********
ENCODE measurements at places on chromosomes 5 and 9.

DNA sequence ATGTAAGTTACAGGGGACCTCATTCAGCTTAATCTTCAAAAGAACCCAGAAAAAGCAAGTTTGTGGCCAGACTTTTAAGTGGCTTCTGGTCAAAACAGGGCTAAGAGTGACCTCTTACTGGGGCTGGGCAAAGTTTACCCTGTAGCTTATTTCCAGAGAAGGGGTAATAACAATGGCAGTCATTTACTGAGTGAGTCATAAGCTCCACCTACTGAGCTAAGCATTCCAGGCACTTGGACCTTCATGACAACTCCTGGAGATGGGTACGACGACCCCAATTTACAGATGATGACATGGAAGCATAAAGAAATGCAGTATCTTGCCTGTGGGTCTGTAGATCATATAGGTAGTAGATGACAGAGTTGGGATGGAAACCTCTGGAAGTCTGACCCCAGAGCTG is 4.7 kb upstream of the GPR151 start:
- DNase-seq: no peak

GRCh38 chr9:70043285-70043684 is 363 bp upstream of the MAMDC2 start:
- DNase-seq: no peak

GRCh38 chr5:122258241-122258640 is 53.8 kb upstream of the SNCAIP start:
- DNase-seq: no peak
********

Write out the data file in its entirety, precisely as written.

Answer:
ENCODE measurements at places on chromosomes 5 and 9.

DNA sequence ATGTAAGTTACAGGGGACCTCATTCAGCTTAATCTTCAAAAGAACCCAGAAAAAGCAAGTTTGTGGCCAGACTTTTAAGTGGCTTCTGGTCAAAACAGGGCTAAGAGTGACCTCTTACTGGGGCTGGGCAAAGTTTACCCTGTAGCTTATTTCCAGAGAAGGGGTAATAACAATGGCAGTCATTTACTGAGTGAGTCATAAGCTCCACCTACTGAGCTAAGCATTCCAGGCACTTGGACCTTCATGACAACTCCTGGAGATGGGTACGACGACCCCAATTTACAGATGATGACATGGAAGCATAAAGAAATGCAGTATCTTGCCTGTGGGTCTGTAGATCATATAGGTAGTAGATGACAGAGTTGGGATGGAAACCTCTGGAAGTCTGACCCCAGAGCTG is 4.7 kb upstream of the GPR151 start:
- DNase-seq: no peak

GRCh38 chr9:70043285-70043684 is 363 bp upstream of the MAMDC2 start:
- DNase-seq: no peak

GRCh38 chr5:122258241-122258640 is 53.8 kb upstream of the SNCAIP start:
- DNase-seq: no peak